As a non-traditional student, I am interested in finding alternative sources of financing for school while keeping up with my current financial responsibilities. As a homeowner, I understand many of the intricacies of available mortgage finance offerings. Today we are in a crisis that is hurting our entire country and affects many of our friends and families. As many know, it was a combination of reduced restrictions in the banking industry, creative financing options that sounded too good to be true and were, and the lack of financial education that put many people in situations they never imagined. I propose several tiered solutions to help this current crisis as it stands today.
For the homeowner that cannot afford their current mortgage because the rate has adjusted upward, this is a time for banks and financial institutions to realize that by helping the homeowner they are also helping themselves. By lowering the rate now, and even setting it at a fixed rate, they will continue to receive income. If they do not, they will find themselves with even more empty homes on their hands, many of which are unsellable due to the condition in which the previous owner has left them.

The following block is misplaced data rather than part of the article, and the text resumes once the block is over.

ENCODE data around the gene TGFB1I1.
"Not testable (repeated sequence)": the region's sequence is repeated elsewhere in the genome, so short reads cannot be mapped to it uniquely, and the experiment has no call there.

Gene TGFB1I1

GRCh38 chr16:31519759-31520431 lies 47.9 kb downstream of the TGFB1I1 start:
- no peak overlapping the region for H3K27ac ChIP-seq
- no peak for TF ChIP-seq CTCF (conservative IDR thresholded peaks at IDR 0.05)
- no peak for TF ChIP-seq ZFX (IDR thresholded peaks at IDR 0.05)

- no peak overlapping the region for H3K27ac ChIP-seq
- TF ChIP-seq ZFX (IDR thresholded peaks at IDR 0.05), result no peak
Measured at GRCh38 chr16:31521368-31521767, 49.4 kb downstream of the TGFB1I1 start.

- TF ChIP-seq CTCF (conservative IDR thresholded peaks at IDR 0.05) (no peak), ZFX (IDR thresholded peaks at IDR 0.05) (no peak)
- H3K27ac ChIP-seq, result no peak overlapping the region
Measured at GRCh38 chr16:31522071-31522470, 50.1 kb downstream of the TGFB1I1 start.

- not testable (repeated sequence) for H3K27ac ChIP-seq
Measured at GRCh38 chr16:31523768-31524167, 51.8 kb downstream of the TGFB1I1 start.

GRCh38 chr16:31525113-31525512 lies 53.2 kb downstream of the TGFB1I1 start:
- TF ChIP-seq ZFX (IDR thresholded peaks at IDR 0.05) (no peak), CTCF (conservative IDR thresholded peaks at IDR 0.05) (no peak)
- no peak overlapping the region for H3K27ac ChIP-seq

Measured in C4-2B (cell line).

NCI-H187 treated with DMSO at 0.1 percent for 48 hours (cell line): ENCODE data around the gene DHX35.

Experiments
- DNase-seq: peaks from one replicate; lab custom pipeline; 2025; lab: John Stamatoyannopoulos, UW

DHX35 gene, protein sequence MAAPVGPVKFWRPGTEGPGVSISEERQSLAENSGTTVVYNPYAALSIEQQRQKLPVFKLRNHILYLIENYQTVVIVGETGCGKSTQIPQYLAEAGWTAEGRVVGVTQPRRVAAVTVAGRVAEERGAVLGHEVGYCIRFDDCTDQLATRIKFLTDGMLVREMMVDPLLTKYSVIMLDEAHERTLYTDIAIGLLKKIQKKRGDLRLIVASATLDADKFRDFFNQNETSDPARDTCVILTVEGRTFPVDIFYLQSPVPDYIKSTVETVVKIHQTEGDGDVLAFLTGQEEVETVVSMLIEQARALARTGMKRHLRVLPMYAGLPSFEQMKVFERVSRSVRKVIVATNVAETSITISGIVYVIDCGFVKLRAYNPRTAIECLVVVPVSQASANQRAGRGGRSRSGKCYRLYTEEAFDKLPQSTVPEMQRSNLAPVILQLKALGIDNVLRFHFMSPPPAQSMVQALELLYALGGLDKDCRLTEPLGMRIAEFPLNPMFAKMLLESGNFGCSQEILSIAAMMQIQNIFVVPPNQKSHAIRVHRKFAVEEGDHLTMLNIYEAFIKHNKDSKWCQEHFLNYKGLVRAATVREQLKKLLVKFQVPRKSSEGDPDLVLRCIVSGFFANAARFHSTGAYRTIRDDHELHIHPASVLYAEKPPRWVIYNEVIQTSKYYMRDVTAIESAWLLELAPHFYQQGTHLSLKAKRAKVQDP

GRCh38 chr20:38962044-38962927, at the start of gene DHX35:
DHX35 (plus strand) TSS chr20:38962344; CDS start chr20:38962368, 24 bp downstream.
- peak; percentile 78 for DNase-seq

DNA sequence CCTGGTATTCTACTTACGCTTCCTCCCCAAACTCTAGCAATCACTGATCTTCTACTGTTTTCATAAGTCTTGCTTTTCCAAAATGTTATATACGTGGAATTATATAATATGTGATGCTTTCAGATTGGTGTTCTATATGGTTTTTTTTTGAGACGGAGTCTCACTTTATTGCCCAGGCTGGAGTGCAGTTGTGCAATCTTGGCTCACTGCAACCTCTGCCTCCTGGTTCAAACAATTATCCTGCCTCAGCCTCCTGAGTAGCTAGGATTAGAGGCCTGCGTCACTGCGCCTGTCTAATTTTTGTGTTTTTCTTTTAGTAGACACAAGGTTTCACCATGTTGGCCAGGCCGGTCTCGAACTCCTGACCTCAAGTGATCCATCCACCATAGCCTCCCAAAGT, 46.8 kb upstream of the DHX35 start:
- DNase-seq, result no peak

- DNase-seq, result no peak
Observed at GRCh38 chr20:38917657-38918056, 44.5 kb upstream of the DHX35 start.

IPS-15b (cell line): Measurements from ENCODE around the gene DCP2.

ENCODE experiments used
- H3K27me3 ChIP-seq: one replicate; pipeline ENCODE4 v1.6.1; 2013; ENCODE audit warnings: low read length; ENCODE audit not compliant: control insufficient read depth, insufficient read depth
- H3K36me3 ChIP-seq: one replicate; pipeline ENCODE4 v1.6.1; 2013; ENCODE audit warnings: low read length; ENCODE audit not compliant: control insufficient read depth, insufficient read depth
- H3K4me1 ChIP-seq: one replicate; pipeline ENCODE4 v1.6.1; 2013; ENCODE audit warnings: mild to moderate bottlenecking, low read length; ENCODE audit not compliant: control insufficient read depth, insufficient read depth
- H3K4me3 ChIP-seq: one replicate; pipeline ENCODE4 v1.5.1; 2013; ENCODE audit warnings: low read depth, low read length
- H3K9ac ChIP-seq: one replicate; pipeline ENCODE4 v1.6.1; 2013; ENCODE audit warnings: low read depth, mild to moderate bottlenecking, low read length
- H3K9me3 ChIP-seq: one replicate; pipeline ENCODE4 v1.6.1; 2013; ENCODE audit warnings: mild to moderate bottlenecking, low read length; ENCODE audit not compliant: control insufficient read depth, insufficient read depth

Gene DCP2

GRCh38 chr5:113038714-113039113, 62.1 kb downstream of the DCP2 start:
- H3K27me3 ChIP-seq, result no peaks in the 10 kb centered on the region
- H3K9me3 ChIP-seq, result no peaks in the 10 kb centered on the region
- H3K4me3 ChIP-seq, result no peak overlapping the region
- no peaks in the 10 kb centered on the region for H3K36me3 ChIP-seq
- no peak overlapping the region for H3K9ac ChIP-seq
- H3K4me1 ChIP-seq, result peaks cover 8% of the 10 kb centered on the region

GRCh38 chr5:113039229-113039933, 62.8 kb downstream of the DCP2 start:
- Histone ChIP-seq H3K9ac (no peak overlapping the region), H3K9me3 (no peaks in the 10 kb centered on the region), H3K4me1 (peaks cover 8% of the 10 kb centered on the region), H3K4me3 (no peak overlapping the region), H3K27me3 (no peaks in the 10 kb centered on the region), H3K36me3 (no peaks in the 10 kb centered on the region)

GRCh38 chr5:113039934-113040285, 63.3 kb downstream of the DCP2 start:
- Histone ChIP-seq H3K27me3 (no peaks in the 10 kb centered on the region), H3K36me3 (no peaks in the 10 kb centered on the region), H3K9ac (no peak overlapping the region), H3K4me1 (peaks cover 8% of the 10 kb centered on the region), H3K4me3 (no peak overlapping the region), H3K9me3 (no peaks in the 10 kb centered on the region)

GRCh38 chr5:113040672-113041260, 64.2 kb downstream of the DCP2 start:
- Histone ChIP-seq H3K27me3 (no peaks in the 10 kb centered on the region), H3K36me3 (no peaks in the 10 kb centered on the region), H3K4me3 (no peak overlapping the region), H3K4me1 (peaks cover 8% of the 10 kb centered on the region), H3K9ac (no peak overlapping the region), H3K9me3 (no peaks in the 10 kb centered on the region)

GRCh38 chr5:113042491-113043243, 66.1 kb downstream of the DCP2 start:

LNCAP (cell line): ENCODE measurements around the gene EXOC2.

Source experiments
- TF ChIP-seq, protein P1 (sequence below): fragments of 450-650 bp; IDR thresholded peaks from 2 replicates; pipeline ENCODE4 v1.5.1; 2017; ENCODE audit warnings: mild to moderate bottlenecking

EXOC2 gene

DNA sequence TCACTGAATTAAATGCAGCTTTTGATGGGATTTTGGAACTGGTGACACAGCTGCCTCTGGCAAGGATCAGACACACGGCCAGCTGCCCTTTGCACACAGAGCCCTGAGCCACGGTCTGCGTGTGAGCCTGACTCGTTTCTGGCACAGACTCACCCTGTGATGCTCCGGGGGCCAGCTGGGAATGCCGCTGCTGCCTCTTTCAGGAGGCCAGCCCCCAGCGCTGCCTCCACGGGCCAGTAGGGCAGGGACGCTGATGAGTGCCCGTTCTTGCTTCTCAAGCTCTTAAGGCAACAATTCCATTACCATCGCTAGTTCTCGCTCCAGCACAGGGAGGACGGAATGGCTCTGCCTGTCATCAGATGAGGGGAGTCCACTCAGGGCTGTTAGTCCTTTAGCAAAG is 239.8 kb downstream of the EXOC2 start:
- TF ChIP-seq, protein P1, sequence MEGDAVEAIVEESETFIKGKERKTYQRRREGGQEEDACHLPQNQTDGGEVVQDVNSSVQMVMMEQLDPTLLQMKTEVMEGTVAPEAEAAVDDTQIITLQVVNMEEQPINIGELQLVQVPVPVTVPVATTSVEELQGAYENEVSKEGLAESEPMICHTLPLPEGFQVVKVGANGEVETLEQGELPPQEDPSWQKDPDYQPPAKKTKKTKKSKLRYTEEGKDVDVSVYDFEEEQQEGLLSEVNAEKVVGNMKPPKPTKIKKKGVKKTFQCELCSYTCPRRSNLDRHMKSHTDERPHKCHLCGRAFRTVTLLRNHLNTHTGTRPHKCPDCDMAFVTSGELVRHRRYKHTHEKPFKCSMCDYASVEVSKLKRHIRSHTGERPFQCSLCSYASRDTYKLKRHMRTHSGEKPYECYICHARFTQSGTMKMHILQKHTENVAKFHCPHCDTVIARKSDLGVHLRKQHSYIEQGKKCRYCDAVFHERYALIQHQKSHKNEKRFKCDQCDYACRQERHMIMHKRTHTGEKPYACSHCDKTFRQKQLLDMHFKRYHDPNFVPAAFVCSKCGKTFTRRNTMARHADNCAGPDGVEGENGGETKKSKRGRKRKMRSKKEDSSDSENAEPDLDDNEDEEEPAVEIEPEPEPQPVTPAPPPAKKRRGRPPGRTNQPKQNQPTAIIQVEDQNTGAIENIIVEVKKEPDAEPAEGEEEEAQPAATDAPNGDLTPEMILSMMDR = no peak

For anyone who has not visited a home that has been foreclosed on, my encounters have found them stripped of any and all removable items including every light fixture and sink, usually requiring paint and repairs throughout beyond cosmetic needs, and their doors or windows, if any, may have been left open to the elements and any visitors. This is not an ideal situation for a financial institution which must then pay someone to repair and restore the home to a sellable condition or hope they find a buyer with capital and a vision. If there is a current homeowner still willing and able to pay their previous payments or some agreed upon amount that is within reason, this is a win-win option.
Now I do not expect banks to be excited about losing the increased interest they were expecting, and I do not excuse the homeowner who had the opportunity to clarify any issues prior to signing their note or who clearly bought beyond their limits. I do propose a backend fee for this immediate rate reduction. Not enough to deter the honest homeowner, but something to acknowledge the financial institution is helping out and doing so at a loss, and the homeowner is responsible for trying to make up some of that loss. There are of course those homeowners who were greedy and got bit. And for those, I say, they should learn their lesson. But with the compliance of all parties involved, it is difficult to say who was at fault in each situation. So the backend fee is hard on some and not tough enough for others, but it lets us move forward.
In the case of a $250,000 adjustable mortgage at 8% where the payment has increased to $2500 per month including taxes and insurance, a reduction to a fixed rate of 5.5% will offer a more reasonable $2000 payment. The loss of $140,000+ in...